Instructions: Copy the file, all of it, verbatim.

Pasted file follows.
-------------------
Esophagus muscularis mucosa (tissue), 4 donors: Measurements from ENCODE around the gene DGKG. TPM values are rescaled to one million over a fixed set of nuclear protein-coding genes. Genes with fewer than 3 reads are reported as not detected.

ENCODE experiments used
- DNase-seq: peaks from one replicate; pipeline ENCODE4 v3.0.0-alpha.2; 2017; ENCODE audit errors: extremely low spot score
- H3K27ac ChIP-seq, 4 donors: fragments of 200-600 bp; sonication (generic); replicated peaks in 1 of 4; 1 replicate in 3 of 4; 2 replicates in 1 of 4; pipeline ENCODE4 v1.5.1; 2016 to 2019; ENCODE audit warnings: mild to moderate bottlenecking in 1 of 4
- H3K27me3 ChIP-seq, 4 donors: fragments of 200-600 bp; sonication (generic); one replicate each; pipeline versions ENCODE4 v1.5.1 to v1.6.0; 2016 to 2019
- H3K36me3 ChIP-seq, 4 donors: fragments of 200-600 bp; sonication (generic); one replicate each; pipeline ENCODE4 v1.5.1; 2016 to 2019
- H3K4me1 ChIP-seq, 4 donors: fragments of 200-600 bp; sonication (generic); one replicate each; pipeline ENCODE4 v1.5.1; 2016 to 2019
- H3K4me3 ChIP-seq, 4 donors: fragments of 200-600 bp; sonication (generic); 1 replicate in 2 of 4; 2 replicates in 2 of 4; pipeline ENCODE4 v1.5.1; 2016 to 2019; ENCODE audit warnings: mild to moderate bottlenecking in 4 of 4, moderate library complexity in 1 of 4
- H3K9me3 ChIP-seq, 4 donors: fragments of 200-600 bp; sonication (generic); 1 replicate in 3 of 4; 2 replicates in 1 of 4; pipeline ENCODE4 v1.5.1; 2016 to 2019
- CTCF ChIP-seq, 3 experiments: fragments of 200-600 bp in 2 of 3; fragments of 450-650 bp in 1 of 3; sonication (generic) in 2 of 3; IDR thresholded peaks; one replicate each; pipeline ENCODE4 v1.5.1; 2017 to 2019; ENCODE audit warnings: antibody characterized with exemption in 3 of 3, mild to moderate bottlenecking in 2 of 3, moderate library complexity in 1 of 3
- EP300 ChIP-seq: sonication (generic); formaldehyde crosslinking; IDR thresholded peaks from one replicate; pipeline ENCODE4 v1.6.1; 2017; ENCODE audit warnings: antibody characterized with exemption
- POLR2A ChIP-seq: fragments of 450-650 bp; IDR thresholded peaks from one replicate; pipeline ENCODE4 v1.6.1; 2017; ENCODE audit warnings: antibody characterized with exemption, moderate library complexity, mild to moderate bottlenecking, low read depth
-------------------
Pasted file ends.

Esophagus muscularis mucosa (tissue), 4 donors: Measurements from ENCODE around the gene DGKG. TPM values are rescaled to one million over a fixed set of nuclear protein-coding genes. Genes with fewer than 3 reads are reported as not detected.

ENCODE experiments used
- DNase-seq: peaks from one replicate; pipeline ENCODE4 v3.0.0-alpha.2; 2017; ENCODE audit errors: extremely low spot score
- H3K27ac ChIP-seq, 4 donors: fragments of 200-600 bp; sonication (generic); replicated peaks in 1 of 4; 1 replicate in 3 of 4; 2 replicates in 1 of 4; pipeline ENCODE4 v1.5.1; 2016 to 2019; ENCODE audit warnings: mild to moderate bottlenecking in 1 of 4
- H3K27me3 ChIP-seq, 4 donors: fragments of 200-600 bp; sonication (generic); one replicate each; pipeline versions ENCODE4 v1.5.1 to v1.6.0; 2016 to 2019
- H3K36me3 ChIP-seq, 4 donors: fragments of 200-600 bp; sonication (generic); one replicate each; pipeline ENCODE4 v1.5.1; 2016 to 2019
- H3K4me1 ChIP-seq, 4 donors: fragments of 200-600 bp; sonication (generic); one replicate each; pipeline ENCODE4 v1.5.1; 2016 to 2019
- H3K4me3 ChIP-seq, 4 donors: fragments of 200-600 bp; sonication (generic); 1 replicate in 2 of 4; 2 replicates in 2 of 4; pipeline ENCODE4 v1.5.1; 2016 to 2019; ENCODE audit warnings: mild to moderate bottlenecking in 4 of 4, moderate library complexity in 1 of 4
- H3K9me3 ChIP-seq, 4 donors: fragments of 200-600 bp; sonication (generic); 1 replicate in 3 of 4; 2 replicates in 1 of 4; pipeline ENCODE4 v1.5.1; 2016 to 2019
- CTCF ChIP-seq, 3 experiments: fragments of 200-600 bp in 2 of 3; fragments of 450-650 bp in 1 of 3; sonication (generic) in 2 of 3; IDR thresholded peaks; one replicate each; pipeline ENCODE4 v1.5.1; 2017 to 2019; ENCODE audit warnings: antibody characterized with exemption in 3 of 3, mild to moderate bottlenecking in 2 of 3, moderate library complexity in 1 of 3
- EP300 ChIP-seq: sonication (generic); formaldehyde crosslinking; IDR thresholded peaks from one replicate; pipeline ENCODE4 v1.6.1; 2017; ENCODE audit warnings: antibody characterized with exemption
- POLR2A ChIP-seq: fragments of 450-650 bp; IDR thresholded peaks from one replicate; pipeline ENCODE4 v1.6.1; 2017; ENCODE audit warnings: antibody characterized with exemption, moderate library complexity, mild to moderate bottlenecking, low read depth